χιλίας διακοσίας ἑξήκοντα   = 1,260   (Rev 11:3)

χιλίων ἑξακοσίων   = 1,600   (Rev 14:20)

τετρακισχίλιοι   = 4,000   (Mat 15:38)

πεντακισχίλιοι   = 5,000   (Mat 14:21)

δώδεκα χιλιάδες   = 12,000   (12 thousands, Rev 7:5)

ἑκατὸν τεσσεράκοντα τέσσαρες χιλιάδες   = 144,000   (Rev 7:4)

δισμυριάδες μυριάδων   = 200 million   (i.e. 20000 X 10000, Rev 9:16)

Greek Ordinals

Greek ordinals are adjectives which indicate the order or succession of persons or things ("first, second, third ..."). Each ordinal must agree in gender, number and case with the noun it modifies. As an example, the masculine, feminine and neuter flexions of the ordinal πρῶτος are provided in a table beneath this paragraph. But only the nominative singular forms are shown for the rest of the ordinals in the chart below that, because they all decline in basically the same way, according to a 2-1-2 pattern. The lexical form is the nominative singular masculine form (the first form displayed), normally ending in ος. The nominative singular feminine form usually ends in η, and a nominative singular neuter form usually ends in ον.

The flexions of the ordinal πρῶτος are:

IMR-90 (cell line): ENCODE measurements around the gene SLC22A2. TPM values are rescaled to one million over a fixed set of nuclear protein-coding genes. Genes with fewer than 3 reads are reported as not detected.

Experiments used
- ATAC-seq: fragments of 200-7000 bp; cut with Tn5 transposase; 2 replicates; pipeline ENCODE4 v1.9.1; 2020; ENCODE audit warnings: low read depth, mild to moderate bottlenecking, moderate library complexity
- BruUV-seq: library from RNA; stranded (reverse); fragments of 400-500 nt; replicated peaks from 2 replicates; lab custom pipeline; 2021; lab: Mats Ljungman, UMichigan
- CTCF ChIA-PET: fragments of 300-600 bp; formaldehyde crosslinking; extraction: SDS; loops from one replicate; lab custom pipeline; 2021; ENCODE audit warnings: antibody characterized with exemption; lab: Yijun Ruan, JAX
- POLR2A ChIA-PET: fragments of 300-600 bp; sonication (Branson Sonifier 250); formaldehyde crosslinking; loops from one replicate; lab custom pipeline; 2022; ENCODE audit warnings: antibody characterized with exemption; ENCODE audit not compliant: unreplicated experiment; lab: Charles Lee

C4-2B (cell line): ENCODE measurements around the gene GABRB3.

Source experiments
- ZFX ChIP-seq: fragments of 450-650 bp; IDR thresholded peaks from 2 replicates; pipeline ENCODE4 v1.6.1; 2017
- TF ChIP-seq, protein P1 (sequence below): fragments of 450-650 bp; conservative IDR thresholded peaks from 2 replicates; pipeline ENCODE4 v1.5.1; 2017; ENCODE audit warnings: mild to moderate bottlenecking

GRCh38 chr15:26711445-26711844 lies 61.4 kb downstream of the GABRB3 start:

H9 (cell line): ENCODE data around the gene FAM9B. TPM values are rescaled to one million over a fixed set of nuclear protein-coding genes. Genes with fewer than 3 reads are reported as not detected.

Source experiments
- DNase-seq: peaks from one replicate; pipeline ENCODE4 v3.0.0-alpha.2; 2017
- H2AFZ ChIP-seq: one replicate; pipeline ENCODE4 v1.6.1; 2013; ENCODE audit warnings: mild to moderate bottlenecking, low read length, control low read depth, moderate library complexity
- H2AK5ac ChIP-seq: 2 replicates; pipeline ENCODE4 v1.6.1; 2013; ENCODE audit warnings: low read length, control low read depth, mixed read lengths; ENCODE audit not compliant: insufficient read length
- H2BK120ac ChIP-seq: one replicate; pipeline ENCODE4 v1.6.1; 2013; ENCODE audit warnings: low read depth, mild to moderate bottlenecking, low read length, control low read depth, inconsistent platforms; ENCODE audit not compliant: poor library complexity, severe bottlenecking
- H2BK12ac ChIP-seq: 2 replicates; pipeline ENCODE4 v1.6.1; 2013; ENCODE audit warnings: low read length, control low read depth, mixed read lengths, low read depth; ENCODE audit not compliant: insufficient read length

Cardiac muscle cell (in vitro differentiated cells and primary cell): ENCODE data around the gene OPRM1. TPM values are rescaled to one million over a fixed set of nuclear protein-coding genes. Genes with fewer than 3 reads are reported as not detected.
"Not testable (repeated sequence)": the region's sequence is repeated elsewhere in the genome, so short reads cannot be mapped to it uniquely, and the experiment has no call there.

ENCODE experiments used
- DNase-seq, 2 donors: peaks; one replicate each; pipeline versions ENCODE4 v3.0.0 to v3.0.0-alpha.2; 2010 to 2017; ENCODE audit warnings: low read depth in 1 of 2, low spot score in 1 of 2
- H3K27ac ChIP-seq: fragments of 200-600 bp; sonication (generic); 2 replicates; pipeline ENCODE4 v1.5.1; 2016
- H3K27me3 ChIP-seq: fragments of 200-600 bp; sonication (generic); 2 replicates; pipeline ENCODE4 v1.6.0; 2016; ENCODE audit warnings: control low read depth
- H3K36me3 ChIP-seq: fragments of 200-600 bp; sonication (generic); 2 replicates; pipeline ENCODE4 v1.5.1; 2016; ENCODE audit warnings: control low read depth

Case Masculine Feminine Neuter
Nominative πρῶτος πρώτη πρῶτον
Accusative πρῶτον πρώτην πρῶτον
Genitive πρώτου πρώτης πρώτου
Dative πρώτῳ πρώτῃ πρώτῳ
Nominative πρῶτοι πρῶται πρῶτα
Accusative πρώτους πρώτας πρῶτα
Genitive πρώτων πρώτων πρώτων
Dative πρώτοις πρώταις πρώτοις

The other ordinals would be declined in a similar way. Some of these are:

Value Masculine Feminine Neuter
First πρῶτος πρώτη πρῶτον
Second δεύτερος δεύτερα δεύτερον
Third τρίτος τρίτη τρίτον
Fourth τέταρτος τετάρτη τέταρτον
Fifth πέμπτος πέμπτη πέμπτον
Sixth ἕκτος ἕκτη ἕκτον
Seventh ἕβδομος ἑβδόμη ἕβδομον
Eighth ὄγδοος ὀγδόη ὄγδοον
Nineth ἔνατος ἐνάη ἔνατον
Tenth δέκατος δεκάτη δέκατον
Eleventh ἑνδέδατος ἑνδεδάτη ἑνδέδατον
Twelfth δωδέκατος δωδεκάτη δωδέκατον
Thirteenth τρίτος καὶ δέκατος τρίτη καὶ δεκάτη τρίτον καὶ δέκατον
Fourteenth τέταρτος καὶ δέκατος τετάρτη καὶ δεκάτη τέταρτον καὶ δέκατον
Twentieth εἰκοστός εἰκοστή εἰκοστόν
Thirtieth τριακοστός τριακοστή τριακοστόν
Hundredth ἑκατοστός ἑκατοστή ἑκατοστόν
διακοσιοστός διακοσιοστή διακοσιοστόν
Thousandth χιλιοστός χιλιοστή χιλιοστόν
μυριοστός μυριοστή μυριοστόν

Adverbial Forms of Greek Numbers

These adverbs are mostly used to modify verbs, in the way we could use the English adverb "twice" to modify the verb "knocked" in the sentence, "He knocked twice." Since an adverb has only one form, there is no declension to worry about. It should perhaps be mentioned that many of these adverbs have a κις suffix.

  • Once:  ἅπαξ
  • Twice:  δίς
  • Three Times:  τρίς
  • Four Times:  τετράκις
  • Five Times:  πεντάκις
  • Six Times:  ἑξάκις
  • Seven Times:  ἑπτάκις
  • Eight Times:  ὀκτάκις
  • Nine Times:  ἐνάκις
  • Ten Times:  δεκάκις
  • Eleven Times:  ἑνδεκάκις
  • Twelve Times:  δωδεκάκις
  • Thirteen Times:  τρισκαιδεκάκις